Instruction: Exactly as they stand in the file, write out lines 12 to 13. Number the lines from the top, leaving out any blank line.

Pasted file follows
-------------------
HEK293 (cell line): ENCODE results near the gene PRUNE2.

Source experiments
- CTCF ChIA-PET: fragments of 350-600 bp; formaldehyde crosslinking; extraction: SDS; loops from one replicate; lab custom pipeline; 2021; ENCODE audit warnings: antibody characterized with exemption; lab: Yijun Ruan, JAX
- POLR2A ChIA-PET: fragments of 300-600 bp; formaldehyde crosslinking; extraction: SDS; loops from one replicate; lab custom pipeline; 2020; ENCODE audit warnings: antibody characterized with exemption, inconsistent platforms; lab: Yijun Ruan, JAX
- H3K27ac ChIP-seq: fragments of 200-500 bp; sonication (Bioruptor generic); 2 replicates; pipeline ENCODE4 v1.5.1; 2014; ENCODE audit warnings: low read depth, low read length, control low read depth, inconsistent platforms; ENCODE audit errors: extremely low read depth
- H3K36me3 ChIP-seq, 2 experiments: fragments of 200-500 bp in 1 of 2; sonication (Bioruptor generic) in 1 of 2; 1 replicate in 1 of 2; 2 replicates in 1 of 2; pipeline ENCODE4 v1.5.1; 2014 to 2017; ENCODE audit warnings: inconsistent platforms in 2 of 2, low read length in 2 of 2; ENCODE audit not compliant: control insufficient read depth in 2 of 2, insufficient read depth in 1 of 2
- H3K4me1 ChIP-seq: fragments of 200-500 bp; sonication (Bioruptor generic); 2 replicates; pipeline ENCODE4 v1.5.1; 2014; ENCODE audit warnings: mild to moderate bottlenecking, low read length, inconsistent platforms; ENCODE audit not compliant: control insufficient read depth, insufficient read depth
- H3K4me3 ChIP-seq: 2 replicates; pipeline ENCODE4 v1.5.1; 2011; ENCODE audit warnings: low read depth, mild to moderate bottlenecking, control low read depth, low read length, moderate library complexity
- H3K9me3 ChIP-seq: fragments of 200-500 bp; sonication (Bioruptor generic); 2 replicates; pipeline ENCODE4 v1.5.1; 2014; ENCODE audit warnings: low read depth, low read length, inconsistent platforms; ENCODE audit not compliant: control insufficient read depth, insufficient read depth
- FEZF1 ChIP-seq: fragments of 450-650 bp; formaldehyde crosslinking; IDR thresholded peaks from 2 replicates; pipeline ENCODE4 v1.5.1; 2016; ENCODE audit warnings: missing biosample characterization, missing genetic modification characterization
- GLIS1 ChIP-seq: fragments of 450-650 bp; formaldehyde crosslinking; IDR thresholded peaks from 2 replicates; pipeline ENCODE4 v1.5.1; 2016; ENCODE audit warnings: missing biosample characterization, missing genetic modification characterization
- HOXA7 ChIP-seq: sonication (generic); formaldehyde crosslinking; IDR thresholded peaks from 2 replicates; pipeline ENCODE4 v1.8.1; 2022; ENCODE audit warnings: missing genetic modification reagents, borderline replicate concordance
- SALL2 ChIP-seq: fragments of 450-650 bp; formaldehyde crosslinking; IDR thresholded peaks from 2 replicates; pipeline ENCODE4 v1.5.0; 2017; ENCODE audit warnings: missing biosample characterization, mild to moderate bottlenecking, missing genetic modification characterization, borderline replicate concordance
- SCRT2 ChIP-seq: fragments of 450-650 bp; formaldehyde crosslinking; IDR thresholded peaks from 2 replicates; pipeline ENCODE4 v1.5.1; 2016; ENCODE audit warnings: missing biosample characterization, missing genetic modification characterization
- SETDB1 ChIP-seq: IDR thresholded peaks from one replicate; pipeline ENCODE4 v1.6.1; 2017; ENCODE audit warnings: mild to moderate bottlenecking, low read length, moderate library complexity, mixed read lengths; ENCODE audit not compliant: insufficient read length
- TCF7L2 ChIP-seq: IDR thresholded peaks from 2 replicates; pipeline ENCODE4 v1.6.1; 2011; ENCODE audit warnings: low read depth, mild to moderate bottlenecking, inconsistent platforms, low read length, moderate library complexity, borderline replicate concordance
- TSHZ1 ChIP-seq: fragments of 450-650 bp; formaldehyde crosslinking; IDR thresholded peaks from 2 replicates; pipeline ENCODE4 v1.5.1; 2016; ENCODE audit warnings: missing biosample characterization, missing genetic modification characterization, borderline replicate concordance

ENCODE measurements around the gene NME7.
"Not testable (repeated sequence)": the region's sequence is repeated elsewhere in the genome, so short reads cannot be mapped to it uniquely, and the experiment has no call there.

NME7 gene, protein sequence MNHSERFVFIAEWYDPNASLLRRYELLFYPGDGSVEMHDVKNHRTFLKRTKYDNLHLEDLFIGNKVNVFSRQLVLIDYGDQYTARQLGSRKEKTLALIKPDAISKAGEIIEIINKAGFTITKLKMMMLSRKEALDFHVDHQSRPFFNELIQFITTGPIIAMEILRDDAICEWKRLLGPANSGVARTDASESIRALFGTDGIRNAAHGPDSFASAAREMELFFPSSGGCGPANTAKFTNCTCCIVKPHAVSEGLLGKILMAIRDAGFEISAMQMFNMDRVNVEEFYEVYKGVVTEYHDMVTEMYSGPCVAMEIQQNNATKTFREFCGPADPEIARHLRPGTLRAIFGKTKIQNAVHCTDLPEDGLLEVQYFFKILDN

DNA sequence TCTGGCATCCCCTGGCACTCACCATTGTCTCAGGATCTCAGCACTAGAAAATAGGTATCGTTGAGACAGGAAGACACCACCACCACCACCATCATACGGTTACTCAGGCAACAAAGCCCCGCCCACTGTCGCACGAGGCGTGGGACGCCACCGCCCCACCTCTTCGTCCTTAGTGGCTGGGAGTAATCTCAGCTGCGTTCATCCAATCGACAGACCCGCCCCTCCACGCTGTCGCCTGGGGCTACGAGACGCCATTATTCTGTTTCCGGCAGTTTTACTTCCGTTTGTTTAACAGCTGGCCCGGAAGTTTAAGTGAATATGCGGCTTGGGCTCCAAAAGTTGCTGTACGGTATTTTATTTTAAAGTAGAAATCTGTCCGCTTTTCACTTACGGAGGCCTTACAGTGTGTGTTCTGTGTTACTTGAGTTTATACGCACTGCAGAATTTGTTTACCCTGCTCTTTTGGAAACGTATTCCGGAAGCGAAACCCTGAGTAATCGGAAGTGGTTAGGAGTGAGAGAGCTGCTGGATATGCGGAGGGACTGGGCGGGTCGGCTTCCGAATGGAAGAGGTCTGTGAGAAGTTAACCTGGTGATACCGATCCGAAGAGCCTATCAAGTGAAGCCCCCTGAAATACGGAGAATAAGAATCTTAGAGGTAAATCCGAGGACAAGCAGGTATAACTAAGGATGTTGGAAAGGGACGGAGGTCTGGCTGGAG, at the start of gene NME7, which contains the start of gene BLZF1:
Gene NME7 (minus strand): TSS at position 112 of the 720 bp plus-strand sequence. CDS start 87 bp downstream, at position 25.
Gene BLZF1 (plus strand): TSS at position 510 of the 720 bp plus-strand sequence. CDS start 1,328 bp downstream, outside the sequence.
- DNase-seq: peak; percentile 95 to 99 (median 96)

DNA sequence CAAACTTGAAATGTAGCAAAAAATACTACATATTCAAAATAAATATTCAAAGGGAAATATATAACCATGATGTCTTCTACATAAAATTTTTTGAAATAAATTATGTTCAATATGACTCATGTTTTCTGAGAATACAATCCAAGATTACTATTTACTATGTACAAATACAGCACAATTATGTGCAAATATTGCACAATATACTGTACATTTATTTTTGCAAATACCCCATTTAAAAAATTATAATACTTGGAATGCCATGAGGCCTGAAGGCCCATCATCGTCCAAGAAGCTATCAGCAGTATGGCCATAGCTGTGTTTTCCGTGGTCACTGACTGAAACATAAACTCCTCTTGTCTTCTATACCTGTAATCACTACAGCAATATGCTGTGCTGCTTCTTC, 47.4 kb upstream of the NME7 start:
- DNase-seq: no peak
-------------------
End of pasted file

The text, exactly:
- HOXA7 ChIP-seq: sonication (generic); formaldehyde crosslinking; IDR thresholded peaks from 2 replicates; pipeline ENCODE4 v1.8.1; 2022; ENCODE audit warnings: missing genetic modification reagents, borderline replicate concordance
- SALL2 ChIP-seq: fragments of 450-650 bp; formaldehyde crosslinking; IDR thresholded peaks from 2 replicates; pipeline ENCODE4 v1.5.0; 2017; ENCODE audit warnings: missing biosample characterization, mild to moderate bottlenecking, missing genetic modification characterization, borderline replicate concordance